Below are 10 noteworthy album covers that were posted to the AAX gallery last week. They were selected simply because I found them to be interesting or a valuable addition to the gallery. They are listed in no particular order.
Below are the 50 album covers that were voted Best Album of the Week in our AlbumArtExchange Blog polls in 2012. They are posted in order from the weeks of January 10 through December 18. Thanks to the readers who took part in selecting the best album cover every week.
For a larger view, click the image to go to the gallery. Most of the covers are available in various sizes.
Blind Faith is a 1969 self-titled album by the English supergroup Blind Faith. The band consisted of Eric Clapton, Ginger Baker, Steve Winwood and Ric Grech. Supergroups such as Cream and Crosby, Stills, Nash & Young had already achieved remarkable success in the late ’60s rock era by bringing together musicians from popular bands. A very controversial album cover is one thing that separates Blind Faith from most of the other commercially successful supergroup projects.
The album achieved instant notoriety because the UK version of the cover featured a photograph of a topless girl holding a phallic airplane sculpture. In anticipation of being banned as obscene, an alternate cover was used for the U.S. release (above right). In the UK and Europe, the album was distributed in a paper wrapper.
There are several conflicting stories and myths related to the album cover. Rumors persist that the model was an underage groupie and that the plane sculpture is a hood ornament from the car of one of the band members.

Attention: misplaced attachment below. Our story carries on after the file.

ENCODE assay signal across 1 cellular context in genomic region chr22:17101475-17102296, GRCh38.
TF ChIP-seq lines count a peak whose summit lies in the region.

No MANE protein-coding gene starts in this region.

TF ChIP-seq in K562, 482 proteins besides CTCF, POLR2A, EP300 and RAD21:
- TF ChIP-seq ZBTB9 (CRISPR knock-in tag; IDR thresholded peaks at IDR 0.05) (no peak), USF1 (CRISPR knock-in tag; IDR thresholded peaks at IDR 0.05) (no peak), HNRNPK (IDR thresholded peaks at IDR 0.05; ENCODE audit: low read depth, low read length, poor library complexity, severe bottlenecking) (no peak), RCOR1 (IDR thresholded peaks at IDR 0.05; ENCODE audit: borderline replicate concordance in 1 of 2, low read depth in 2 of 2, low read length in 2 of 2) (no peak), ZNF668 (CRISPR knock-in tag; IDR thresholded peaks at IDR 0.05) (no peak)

The truth is that the cover was created by professional photographer Bob Seidemann. Seidemann was a personal friend and of Eric Clapton and is known for his work with legendary rock artists like Janis Joplin. The girl who posed for the photograph was a paid model who did the work with parental consent. The photograph is in every way a legitimate work of art. Recent releases have used the banned cover and the past controversy has been forgotten.
According to our AlbumArtExchange Blog poll, the best album cover for the week of August 7, 2012 is Machine by Ormonde. The cover received 30% of the votes cast by our readers. Cut the World by Antony & The Johnsons was second with 24%. Minus the Machine by 10 Years was third with 21%.
The cover artwork is by artist and photographer Melanie Little Gomez. The design is by Jennifer James Wright.
Pop singer P!nk revealed the cover art for the cover of her forthcoming album, The Truth About Love, on her official website today. The album is scheduled to be released on September 18, 2012.
Credits for art direction and graphic design were not given with the announcement. The cover features a photograph of P!nk (looking very much like Madonna from the Material Girl’s True Blue album) and retro fonts. I am not wild about the composition. The text would probably look better on the right side of the cover.
A new video posted to YouTube by London electronic band Saint Etienne features fans holding their favorite 12″ LPs and singles. The selection of covers is quite eclectic. Many of my favorites are included. How about you?
Words and Music by Saint Etienne is currently available on iTunes and Amazon.com.
Below are six album covers that were preselected from this week’s new music releases. They were chosen based on Amazon.com sales rank and for their noteworthy album cover designs. Please vote for the cover that you think is the best of the bunch. The winner will be announced next Tuesday.
The cover for the forthcoming remix album of Lady Gaga’s Born This Way has been revealed. The album is scheduled to be released on November 21, 2011.
The cover features a black and white photograph of Lady Gaga sitting in what appears to be a melted gown with a high heeled shoe dangling from her mouth. As strange as it is, I prefer it to the motorcycle morph madness that was used for the cover of the original Born This Way album.